Director Ron May and his exceptional cast take an appropriate, natural and subtle approach to the material yet also instill a suitable sense of ominous foreboding in the darker moments. These include the times when Eli tells ghost stories to Jenny, the somewhat disturbing facts Mertis mentions about the house, the mysterious existence of her husband George, as well as the intense moments when Eli and Jenny have some truly ugly fights. May stages all of these scenes effectively, making sure the truthful, emotional elements always ring true. But he doesn't skirt the importance of the many quieter times when there is a prolonged silence, pregnant pauses, or just one character alone on the stage doing some mundane thing like eating a bowl of cereal.

The cast is excellent and led by an incredibly shaded and nuanced performance from Sherri Watts as Mertis. Watts superbly gets across this odd, eccentric but extremely kind woman with efficient use of subtle gestures, sly looks, and a sympathetic line delivery. Mertis may be peculiar, but in Watts' capable hands her oddness becomes an endearment. Will Hightower and Michelle Chin deliver realistic portrayals of Eli and Jenny. Like a competitive tennis match, Baker's dialogue and plot make the sympathetic view of these two individuals change throughout the play, based on the characters' actions and as facts of their relationship are revealed. Hightower and Chin's performances stay perfectly in step with the script's demands which at times requires them to become extremely ugly people. They both provide a refined complexity in their portrayals of these suspicious, emotional, empty, conflicted, and contradictory characters. As Genevieve, Debra Lyman is dynamic, abrupt and potent. She speaks her mind and those around her, including the audience, pay attention.

Creative elements are some of the best I've seen from Stray Cat, with Beeck's rich, meticulous set (prop design by Jessica Florez) almost becoming a fifth character in the play due to the amount of realism and detail it incorporates. Dallas Nichols' lighting design washes the stage in evocative colors that signify the various times of day, with a fine use of deep shadows for the many nighttime scenes, and Pete Bish's sound design includes some excellent effects. The natural costume design by Maci Cae Hosler is character specific and allows for nice counterpoints between the younger, suburban Eli and Jenny and the older and more rural Mertis and Genevieve.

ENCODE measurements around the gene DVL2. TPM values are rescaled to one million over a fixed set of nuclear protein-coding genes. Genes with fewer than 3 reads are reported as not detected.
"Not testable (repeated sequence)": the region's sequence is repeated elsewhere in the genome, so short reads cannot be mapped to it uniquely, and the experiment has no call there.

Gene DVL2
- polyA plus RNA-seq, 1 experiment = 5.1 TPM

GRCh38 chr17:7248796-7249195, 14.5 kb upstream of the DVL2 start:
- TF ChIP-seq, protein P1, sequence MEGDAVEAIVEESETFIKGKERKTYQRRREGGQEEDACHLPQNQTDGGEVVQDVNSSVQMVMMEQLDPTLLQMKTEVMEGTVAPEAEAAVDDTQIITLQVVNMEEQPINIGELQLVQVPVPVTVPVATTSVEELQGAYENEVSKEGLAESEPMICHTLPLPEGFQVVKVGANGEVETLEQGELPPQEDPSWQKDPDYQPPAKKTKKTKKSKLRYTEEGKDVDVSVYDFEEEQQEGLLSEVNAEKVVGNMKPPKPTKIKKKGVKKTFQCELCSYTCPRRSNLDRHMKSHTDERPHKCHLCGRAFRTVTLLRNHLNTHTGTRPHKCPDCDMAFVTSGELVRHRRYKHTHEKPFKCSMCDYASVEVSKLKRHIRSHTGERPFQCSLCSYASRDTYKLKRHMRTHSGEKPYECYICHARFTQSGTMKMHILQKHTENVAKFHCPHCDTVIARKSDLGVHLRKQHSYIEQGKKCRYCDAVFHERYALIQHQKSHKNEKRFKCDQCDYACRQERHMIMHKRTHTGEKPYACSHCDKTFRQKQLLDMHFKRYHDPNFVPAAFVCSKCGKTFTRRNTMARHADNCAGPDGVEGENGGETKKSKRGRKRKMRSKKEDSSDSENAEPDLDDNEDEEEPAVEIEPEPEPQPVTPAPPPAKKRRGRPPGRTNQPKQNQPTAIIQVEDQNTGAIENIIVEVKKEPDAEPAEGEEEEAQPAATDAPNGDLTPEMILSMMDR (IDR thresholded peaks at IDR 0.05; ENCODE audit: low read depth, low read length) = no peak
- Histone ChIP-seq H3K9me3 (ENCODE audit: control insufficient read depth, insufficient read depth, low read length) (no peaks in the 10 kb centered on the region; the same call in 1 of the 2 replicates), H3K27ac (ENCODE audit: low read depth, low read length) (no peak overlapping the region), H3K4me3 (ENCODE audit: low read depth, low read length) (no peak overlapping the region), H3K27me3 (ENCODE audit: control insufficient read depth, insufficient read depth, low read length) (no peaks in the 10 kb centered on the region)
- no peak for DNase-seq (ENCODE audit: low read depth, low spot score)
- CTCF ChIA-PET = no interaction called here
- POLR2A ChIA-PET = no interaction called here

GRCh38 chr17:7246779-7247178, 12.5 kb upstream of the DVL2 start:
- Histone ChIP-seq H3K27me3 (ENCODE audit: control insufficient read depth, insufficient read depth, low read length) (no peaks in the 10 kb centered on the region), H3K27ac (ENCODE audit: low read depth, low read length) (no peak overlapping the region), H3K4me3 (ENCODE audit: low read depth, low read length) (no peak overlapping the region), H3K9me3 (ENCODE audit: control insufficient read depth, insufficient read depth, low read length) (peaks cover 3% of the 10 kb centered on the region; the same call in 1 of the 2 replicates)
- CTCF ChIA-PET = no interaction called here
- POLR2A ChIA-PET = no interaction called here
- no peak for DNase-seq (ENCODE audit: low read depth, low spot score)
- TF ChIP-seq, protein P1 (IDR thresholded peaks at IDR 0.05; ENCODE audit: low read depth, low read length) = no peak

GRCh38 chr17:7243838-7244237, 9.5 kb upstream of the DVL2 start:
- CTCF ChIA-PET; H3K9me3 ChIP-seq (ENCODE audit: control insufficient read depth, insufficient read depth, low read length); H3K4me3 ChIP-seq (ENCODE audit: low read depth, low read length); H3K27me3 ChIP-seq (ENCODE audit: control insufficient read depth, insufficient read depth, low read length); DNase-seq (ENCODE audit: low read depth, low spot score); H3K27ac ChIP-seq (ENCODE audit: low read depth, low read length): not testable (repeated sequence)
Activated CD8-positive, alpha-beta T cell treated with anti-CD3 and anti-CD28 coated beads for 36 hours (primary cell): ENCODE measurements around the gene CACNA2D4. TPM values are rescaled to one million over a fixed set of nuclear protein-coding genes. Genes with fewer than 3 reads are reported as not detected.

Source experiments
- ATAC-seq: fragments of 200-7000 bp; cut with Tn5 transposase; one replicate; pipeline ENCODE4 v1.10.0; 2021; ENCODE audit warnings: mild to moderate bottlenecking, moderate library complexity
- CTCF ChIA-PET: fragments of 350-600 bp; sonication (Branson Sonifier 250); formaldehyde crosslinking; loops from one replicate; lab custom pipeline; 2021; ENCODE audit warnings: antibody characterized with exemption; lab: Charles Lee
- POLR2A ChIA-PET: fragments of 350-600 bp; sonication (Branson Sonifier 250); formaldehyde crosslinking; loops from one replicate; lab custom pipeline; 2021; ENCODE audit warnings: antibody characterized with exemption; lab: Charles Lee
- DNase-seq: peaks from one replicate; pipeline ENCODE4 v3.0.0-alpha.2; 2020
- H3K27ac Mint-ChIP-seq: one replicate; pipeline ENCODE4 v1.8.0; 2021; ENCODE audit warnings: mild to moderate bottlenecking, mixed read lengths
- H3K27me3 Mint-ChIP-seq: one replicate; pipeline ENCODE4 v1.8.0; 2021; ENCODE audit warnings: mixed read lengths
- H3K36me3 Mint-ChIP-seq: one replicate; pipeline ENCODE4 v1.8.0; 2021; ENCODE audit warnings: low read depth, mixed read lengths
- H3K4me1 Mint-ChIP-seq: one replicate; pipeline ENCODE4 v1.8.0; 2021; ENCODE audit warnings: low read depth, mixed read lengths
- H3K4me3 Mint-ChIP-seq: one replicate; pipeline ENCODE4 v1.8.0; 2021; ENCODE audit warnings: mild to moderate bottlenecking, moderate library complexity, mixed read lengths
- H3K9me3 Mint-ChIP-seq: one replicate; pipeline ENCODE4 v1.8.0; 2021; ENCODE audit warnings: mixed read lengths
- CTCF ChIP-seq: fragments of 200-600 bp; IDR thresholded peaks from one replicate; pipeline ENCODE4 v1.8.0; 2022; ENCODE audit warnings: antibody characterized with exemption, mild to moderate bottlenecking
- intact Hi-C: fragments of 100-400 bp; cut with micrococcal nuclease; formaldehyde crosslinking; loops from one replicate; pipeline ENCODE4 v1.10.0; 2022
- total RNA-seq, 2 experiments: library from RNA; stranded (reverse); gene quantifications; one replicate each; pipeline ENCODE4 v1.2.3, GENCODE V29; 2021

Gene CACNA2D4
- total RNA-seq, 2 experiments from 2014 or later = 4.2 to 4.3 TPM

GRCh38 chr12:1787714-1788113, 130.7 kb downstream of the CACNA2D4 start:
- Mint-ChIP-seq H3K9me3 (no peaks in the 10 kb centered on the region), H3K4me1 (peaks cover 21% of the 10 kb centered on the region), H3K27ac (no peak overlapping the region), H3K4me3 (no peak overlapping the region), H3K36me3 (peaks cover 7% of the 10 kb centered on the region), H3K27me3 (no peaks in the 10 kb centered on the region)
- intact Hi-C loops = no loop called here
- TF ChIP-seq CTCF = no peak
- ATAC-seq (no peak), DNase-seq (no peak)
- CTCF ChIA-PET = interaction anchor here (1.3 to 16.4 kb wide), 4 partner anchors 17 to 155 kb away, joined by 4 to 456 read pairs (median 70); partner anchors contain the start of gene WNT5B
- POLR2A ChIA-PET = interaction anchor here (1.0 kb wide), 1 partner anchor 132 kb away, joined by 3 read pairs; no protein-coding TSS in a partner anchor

Mertis comments that her house is "a strange little place" and while there are a lot of strange things going on in Baker's script there is also a lot of laughter between the moments of mystery. At three hours in length, John may be long but it is never boring and while there might be some strange unexplained things happening in the house there is also plenty of charm and even a decent amount of heart. With excellent direction, a superb cast, and stunning creative elements, Stray Cat Theatre's production is as inviting and full of intrigue as Mertis' strange little house.

John at the Stray Cat Theatre runs through October 1st, 2016, with performances at the Tempe Center for the Arts, 700 W. Rio Salado Parkway. Tickets can be ordered by calling 480 227-1766 or at straycattheatre.org.

Written by Annie Baker
Director: Ron May
Production Stage Manager: Amanda Keegan
Scenic Design: Eric Beeck
Costume Design: Maci Cae Hosler
Property Design: Jessica Florez
Lighting Design: Dallas Nichols
Sound Design: Pete Bish

Cast :
Elias Schreiber-Hoffman: Will Hightower
Jenny Chung: Michelle Chin
Mertis Katherine Graven: Shari Watts
Genevieve Marduk: Debra Lyman